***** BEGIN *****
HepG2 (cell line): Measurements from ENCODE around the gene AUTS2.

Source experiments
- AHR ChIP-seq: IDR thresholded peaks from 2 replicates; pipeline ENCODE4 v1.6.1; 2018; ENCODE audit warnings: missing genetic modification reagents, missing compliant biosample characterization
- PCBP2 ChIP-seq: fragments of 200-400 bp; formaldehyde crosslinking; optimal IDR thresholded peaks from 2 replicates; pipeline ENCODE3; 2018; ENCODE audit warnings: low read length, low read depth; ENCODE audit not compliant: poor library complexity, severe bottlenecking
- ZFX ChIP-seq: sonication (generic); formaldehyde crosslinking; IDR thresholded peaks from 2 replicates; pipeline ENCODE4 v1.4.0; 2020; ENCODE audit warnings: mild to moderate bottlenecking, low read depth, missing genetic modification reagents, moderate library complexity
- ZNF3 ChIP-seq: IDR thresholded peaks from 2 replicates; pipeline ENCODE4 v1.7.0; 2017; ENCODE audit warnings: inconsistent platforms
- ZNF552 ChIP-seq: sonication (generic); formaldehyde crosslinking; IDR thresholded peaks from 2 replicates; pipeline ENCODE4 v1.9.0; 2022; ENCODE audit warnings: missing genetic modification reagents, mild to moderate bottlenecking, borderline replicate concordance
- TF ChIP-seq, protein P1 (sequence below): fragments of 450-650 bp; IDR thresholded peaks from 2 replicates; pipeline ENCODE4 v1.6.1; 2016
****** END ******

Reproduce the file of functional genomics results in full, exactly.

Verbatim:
HepG2 (cell line): Measurements from ENCODE around the gene AUTS2.

Source experiments
- AHR ChIP-seq: IDR thresholded peaks from 2 replicates; pipeline ENCODE4 v1.6.1; 2018; ENCODE audit warnings: missing genetic modification reagents, missing compliant biosample characterization
- PCBP2 ChIP-seq: fragments of 200-400 bp; formaldehyde crosslinking; optimal IDR thresholded peaks from 2 replicates; pipeline ENCODE3; 2018; ENCODE audit warnings: low read length, low read depth; ENCODE audit not compliant: poor library complexity, severe bottlenecking
- ZFX ChIP-seq: sonication (generic); formaldehyde crosslinking; IDR thresholded peaks from 2 replicates; pipeline ENCODE4 v1.4.0; 2020; ENCODE audit warnings: mild to moderate bottlenecking, low read depth, missing genetic modification reagents, moderate library complexity
- ZNF3 ChIP-seq: IDR thresholded peaks from 2 replicates; pipeline ENCODE4 v1.7.0; 2017; ENCODE audit warnings: inconsistent platforms
- ZNF552 ChIP-seq: sonication (generic); formaldehyde crosslinking; IDR thresholded peaks from 2 replicates; pipeline ENCODE4 v1.9.0; 2022; ENCODE audit warnings: missing genetic modification reagents, mild to moderate bottlenecking, borderline replicate concordance
- TF ChIP-seq, protein P1 (sequence below): fragments of 450-650 bp; IDR thresholded peaks from 2 replicates; pipeline ENCODE4 v1.6.1; 2016